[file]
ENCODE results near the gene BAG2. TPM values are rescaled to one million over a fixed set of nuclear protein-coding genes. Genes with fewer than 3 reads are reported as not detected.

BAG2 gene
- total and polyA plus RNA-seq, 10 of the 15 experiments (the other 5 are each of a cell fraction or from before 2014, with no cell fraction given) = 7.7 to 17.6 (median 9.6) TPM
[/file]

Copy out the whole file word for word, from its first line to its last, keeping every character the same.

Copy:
ENCODE results near the gene BAG2. TPM values are rescaled to one million over a fixed set of nuclear protein-coding genes. Genes with fewer than 3 reads are reported as not detected.

BAG2 gene
- total and polyA plus RNA-seq, 10 of the 15 experiments (the other 5 are each of a cell fraction or from before 2014, with no cell fraction given) = 7.7 to 17.6 (median 9.6) TPM